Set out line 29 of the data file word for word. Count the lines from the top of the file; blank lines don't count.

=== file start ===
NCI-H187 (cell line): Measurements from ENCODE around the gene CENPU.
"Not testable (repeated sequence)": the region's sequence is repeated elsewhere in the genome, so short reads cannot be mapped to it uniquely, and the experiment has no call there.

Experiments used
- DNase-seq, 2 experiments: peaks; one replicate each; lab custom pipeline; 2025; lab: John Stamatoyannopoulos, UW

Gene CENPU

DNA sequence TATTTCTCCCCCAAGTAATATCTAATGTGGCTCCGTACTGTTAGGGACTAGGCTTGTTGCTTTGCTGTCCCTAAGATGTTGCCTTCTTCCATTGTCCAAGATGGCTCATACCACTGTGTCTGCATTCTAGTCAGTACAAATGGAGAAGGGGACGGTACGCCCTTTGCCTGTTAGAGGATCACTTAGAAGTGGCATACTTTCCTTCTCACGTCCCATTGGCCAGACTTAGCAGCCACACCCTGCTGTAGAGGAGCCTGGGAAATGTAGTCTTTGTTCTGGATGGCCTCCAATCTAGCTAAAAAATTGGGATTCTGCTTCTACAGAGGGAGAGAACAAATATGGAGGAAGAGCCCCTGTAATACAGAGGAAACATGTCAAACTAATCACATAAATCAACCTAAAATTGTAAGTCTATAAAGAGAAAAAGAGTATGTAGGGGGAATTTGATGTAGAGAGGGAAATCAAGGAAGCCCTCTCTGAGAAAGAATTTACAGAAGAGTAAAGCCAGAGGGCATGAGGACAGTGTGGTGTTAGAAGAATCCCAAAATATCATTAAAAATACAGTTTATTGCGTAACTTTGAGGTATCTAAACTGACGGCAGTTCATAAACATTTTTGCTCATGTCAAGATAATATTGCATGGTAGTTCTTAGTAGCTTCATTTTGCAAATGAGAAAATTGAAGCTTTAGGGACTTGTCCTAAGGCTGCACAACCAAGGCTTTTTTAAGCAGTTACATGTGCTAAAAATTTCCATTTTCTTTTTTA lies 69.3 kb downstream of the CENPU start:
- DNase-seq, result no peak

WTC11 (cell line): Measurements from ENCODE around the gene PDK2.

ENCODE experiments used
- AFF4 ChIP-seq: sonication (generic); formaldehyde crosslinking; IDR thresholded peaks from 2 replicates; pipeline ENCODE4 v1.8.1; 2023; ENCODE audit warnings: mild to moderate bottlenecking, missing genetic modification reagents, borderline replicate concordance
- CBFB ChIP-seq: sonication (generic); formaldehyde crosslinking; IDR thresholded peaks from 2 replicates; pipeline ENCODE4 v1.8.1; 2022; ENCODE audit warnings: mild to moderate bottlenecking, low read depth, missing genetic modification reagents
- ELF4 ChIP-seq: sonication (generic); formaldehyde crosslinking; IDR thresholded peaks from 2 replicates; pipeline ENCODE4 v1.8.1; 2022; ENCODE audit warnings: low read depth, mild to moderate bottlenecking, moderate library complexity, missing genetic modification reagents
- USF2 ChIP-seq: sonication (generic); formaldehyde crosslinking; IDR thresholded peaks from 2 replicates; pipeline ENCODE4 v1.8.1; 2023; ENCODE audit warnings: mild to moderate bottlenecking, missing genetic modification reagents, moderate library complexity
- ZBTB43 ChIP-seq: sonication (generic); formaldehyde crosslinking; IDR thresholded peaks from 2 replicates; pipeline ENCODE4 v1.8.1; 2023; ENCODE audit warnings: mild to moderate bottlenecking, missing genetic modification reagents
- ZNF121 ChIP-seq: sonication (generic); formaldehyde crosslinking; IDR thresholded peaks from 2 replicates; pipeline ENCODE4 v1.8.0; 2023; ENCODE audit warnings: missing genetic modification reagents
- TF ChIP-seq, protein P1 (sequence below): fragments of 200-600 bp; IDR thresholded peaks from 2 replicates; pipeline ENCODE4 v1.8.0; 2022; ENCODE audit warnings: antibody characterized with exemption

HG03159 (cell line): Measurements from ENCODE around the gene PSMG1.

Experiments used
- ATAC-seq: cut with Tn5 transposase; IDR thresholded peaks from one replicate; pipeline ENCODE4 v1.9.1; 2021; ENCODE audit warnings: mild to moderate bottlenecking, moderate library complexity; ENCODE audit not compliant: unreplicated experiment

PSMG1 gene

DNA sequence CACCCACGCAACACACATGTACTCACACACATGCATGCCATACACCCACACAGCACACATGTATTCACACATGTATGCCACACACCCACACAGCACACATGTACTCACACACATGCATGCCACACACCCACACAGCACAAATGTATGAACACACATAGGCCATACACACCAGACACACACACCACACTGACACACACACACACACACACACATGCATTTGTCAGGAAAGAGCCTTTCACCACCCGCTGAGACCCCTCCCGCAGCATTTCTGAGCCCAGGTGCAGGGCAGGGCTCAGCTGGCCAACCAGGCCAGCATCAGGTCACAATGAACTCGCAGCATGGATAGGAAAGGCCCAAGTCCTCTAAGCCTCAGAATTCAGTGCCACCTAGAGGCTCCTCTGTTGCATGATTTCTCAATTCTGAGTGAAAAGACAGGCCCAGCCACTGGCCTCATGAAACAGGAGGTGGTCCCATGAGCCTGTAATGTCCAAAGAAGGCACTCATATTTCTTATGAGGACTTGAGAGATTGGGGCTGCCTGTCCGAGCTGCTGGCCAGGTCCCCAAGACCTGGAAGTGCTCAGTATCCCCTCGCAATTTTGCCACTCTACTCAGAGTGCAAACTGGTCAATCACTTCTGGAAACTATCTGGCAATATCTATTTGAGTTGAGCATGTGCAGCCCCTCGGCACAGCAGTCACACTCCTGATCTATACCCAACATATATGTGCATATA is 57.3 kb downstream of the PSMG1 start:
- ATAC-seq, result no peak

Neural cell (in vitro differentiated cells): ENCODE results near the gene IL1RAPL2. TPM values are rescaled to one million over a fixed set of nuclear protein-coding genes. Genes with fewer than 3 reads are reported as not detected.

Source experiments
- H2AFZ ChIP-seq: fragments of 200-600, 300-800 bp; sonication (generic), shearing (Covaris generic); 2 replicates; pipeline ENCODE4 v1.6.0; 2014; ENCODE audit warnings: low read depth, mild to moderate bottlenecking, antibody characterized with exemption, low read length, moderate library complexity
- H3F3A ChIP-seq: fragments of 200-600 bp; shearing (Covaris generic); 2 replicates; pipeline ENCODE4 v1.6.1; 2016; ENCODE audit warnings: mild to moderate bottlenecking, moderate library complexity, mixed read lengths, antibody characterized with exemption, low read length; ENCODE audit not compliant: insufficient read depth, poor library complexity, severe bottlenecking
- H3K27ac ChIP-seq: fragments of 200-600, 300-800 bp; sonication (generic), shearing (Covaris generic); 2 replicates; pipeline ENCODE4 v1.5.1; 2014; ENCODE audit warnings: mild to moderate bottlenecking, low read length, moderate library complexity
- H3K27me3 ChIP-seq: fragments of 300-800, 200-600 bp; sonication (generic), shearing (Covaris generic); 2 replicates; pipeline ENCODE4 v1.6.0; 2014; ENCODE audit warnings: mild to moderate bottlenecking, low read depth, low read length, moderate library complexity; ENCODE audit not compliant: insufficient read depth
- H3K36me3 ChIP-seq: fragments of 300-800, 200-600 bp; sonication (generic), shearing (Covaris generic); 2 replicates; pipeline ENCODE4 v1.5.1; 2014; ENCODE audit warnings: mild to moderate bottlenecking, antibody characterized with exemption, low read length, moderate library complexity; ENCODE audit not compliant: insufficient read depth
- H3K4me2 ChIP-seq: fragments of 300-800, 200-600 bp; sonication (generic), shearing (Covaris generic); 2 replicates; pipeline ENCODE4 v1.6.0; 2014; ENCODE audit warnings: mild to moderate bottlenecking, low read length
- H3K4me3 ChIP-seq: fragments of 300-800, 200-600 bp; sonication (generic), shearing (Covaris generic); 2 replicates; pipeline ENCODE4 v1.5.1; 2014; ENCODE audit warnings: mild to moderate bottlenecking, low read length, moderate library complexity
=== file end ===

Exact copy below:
- H3K36me3 ChIP-seq: fragments of 300-800, 200-600 bp; sonication (generic), shearing (Covaris generic); 2 replicates; pipeline ENCODE4 v1.5.1; 2014; ENCODE audit warnings: mild to moderate bottlenecking, antibody characterized with exemption, low read length, moderate library complexity; ENCODE audit not compliant: insufficient read depth